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Murphy v. Harris

Supreme Court of California
Oct 19, 1888
77 Cal. 194 (Cal. 1888)


         Department Two

         Appeal from a judgment of the Superior Court of Napa County, and from an order refusing a new trial.


         Coghlan & Coombs, for Appellant.

          F. E. Johnston, and Wallace & Johnston, for Respondent.

         JUDGES: Hayne, C. Belcher, C. C., and Foote, C., concurred.


          HAYNE, Judge

The question in this case is, whether two colts were exempt from execution against the plaintiff. 195 There are two provisions which might be claimed to have some reference to the matter. The third subdivision of section 690 of the Code of Civil Procedure is as follows:

         " 3. The farming utensils or implements of husbandry of the judgment debtor; also two oxen, or two horses, or two mules, and their harness, one cart or wagon, and food for such oxen, horses, or mules for one month."

The sixth subdivision of the same section is as follows:

         " 6. Two horses, two oxen, or two mules, and their harness, and one cart or wagon, one dray or truck, one coupe, one hack or carriage for one or two horses, by the use of which a cartman, drayman, truckman, huckster, peddler, hackman, teamster, or other laborer habitually earns his living."

         These provisions correspond to subdivisions 3 and 6 of section 219 of the old Practice Act. That section was frequently amended. (See Laws 1851, pp. 85, 86; Laws 1854, pp. 62, 63; Laws 1862, p. 573; Laws 1863-64, p. 523; Laws 1869-70, p. 384; Laws 1871-72, p. 864.) And the section of the Code of Civil Procedure was amended in 1876 and in 1878. But in all these changes the sixth subdivision has always required that the party must "habitually" earn his living by the use of the animals claimed to be exempt. And this requirement has been held to be imperative. (Dove v. Nunan , 62 Cal. 400.) It cannot possibly be contended that the debtor here habitually earned his living by the use of the colts in question; and therefore this subdivision may be dismissed from consideration.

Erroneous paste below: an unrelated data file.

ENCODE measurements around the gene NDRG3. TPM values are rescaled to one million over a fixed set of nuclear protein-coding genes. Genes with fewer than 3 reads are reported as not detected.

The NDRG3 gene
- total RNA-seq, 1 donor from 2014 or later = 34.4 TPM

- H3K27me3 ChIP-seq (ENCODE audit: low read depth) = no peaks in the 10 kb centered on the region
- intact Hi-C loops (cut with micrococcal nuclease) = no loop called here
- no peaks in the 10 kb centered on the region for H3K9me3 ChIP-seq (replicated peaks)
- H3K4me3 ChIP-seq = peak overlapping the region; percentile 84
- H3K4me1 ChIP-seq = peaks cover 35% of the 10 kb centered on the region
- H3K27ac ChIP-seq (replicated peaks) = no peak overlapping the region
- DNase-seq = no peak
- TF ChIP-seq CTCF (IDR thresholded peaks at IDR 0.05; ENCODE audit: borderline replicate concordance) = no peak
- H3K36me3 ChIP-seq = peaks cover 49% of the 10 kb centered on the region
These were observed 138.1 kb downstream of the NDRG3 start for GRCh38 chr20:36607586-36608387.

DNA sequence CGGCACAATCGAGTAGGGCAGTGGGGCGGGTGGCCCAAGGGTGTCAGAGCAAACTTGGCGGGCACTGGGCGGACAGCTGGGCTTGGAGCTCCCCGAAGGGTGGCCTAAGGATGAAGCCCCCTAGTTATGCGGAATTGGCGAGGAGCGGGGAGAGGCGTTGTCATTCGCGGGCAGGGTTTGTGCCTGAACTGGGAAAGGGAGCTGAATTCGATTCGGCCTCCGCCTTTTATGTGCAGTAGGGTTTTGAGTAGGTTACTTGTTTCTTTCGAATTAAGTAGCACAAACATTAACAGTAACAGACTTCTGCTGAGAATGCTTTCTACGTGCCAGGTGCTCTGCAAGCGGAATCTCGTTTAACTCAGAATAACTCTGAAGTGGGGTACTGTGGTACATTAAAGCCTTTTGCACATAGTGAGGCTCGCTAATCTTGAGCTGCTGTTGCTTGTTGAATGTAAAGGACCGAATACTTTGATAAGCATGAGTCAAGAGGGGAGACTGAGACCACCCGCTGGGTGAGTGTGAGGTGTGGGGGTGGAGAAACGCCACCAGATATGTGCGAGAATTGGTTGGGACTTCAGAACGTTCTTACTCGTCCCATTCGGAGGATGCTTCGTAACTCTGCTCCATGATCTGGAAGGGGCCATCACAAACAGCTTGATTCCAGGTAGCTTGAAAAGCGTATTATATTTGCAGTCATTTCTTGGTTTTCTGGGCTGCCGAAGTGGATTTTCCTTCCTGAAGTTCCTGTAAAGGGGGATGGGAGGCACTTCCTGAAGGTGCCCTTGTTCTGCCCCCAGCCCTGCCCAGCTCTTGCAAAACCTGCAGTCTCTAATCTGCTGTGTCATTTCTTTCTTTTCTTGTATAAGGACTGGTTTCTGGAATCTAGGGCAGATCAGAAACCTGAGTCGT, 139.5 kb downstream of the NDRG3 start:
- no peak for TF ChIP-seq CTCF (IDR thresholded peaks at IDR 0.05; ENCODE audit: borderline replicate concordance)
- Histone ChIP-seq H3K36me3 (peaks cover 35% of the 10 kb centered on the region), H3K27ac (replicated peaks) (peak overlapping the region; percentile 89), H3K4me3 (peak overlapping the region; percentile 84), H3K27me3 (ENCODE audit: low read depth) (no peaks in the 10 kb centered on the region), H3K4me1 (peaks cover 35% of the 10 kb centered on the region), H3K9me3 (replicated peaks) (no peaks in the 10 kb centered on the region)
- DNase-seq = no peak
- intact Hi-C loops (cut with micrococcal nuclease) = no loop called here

The other provision has, for all purposes of the present case, been substantially the same as it stands at present, -- most of the changes being in the latter half of the subdivision. And while the language is not absolutely clear, it has been held, and we think correctly, that it relates exclusively to persons engaged in farming. (Brusie v. Griffith , 34 Cal. 305; 91 Am. Dec. 695; Robert v. Adams , 38 Cal. 383, 384; 99 Am. Dec. 413.)

         The finding of the court was, in substance, that for eighteen months prior to the seizure the plaintiff was not engaged in the business of farming. And we cannot say upon the record that this finding is not sustained by the evidence. It is certainly incumbent upon a party who brings a suit for the recovery of property, upon the ground that it is exempt, to show affirmatively that he is entitled to the exemption. The evidence here, however, is disjointed and vague, and we cannot say with any reasonable certainty that the plaintiff proved himself to be engaged in farming within the meaning of the provision.

         We therefore advise that the judgment and order denying a new trial be affirmed.

         The Court. -- For the reasons given in the foregoing opinion, the judgment and order denying a new trial are affirmed.

Summaries of

Murphy v. Harris

Supreme Court of California
Oct 19, 1888
77 Cal. 194 (Cal. 1888)
Case details for

Murphy v. Harris

Case Details

Full title:CHARLES MURPHY, Appellant, v. H. H. HARRIS, Respondent

Court:Supreme Court of California

Date published: Oct 19, 1888


77 Cal. 194 (Cal. 1888)
19 P. 377

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